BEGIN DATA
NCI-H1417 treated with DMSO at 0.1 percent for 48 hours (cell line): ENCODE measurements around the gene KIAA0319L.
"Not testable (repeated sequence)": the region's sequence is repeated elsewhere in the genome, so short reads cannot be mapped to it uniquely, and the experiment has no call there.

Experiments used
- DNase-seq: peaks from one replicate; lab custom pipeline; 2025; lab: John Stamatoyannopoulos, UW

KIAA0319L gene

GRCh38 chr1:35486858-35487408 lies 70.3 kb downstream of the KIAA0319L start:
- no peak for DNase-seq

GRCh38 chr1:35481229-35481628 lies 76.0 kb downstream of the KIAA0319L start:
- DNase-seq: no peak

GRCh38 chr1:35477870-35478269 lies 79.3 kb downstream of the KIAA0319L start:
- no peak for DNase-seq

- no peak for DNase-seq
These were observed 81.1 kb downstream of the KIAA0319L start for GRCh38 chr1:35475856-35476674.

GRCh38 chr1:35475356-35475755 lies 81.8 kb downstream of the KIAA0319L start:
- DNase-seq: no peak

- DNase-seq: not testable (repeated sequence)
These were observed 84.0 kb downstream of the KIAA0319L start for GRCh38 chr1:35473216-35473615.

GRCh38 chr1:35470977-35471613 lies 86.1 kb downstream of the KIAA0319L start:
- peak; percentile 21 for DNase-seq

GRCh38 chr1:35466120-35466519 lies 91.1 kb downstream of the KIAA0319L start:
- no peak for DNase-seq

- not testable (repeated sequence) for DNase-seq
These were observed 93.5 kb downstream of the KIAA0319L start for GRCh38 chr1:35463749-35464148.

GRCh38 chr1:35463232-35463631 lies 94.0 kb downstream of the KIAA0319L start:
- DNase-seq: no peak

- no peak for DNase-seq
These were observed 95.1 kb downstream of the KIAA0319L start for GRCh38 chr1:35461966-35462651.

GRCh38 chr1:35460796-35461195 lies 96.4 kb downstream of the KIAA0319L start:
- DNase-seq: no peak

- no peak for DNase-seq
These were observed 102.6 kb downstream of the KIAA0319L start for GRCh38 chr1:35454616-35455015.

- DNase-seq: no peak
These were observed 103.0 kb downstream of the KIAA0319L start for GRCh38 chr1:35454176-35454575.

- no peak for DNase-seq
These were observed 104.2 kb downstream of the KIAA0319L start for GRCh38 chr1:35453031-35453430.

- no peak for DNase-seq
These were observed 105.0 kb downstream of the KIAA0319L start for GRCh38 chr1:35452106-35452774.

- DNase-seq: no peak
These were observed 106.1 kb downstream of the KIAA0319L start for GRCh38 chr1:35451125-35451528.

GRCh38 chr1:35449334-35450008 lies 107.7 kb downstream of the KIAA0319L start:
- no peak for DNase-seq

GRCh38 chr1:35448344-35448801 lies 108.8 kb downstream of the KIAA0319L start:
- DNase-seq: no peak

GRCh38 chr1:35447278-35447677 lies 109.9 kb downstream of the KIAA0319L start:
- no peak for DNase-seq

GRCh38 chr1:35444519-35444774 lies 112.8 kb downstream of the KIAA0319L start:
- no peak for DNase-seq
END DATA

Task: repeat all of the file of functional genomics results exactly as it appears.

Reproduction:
NCI-H1417 treated with DMSO at 0.1 percent for 48 hours (cell line): ENCODE measurements around the gene KIAA0319L.
"Not testable (repeated sequence)": the region's sequence is repeated elsewhere in the genome, so short reads cannot be mapped to it uniquely, and the experiment has no call there.

Experiments used
- DNase-seq: peaks from one replicate; lab custom pipeline; 2025; lab: John Stamatoyannopoulos, UW

KIAA0319L gene

GRCh38 chr1:35486858-35487408 lies 70.3 kb downstream of the KIAA0319L start:
- no peak for DNase-seq

GRCh38 chr1:35481229-35481628 lies 76.0 kb downstream of the KIAA0319L start:
- DNase-seq: no peak

GRCh38 chr1:35477870-35478269 lies 79.3 kb downstream of the KIAA0319L start:
- no peak for DNase-seq

- no peak for DNase-seq
These were observed 81.1 kb downstream of the KIAA0319L start for GRCh38 chr1:35475856-35476674.

GRCh38 chr1:35475356-35475755 lies 81.8 kb downstream of the KIAA0319L start:
- DNase-seq: no peak

- DNase-seq: not testable (repeated sequence)
These were observed 84.0 kb downstream of the KIAA0319L start for GRCh38 chr1:35473216-35473615.

GRCh38 chr1:35470977-35471613 lies 86.1 kb downstream of the KIAA0319L start:
- peak; percentile 21 for DNase-seq

GRCh38 chr1:35466120-35466519 lies 91.1 kb downstream of the KIAA0319L start:
- no peak for DNase-seq

- not testable (repeated sequence) for DNase-seq
These were observed 93.5 kb downstream of the KIAA0319L start for GRCh38 chr1:35463749-35464148.

GRCh38 chr1:35463232-35463631 lies 94.0 kb downstream of the KIAA0319L start:
- DNase-seq: no peak

- no peak for DNase-seq
These were observed 95.1 kb downstream of the KIAA0319L start for GRCh38 chr1:35461966-35462651.

GRCh38 chr1:35460796-35461195 lies 96.4 kb downstream of the KIAA0319L start:
- DNase-seq: no peak

- no peak for DNase-seq
These were observed 102.6 kb downstream of the KIAA0319L start for GRCh38 chr1:35454616-35455015.

- DNase-seq: no peak
These were observed 103.0 kb downstream of the KIAA0319L start for GRCh38 chr1:35454176-35454575.

- no peak for DNase-seq
These were observed 104.2 kb downstream of the KIAA0319L start for GRCh38 chr1:35453031-35453430.

- no peak for DNase-seq
These were observed 105.0 kb downstream of the KIAA0319L start for GRCh38 chr1:35452106-35452774.

- DNase-seq: no peak
These were observed 106.1 kb downstream of the KIAA0319L start for GRCh38 chr1:35451125-35451528.

GRCh38 chr1:35449334-35450008 lies 107.7 kb downstream of the KIAA0319L start:
- no peak for DNase-seq

GRCh38 chr1:35448344-35448801 lies 108.8 kb downstream of the KIAA0319L start:
- DNase-seq: no peak

GRCh38 chr1:35447278-35447677 lies 109.9 kb downstream of the KIAA0319L start:
- no peak for DNase-seq

GRCh38 chr1:35444519-35444774 lies 112.8 kb downstream of the KIAA0319L start:
- no peak for DNase-seq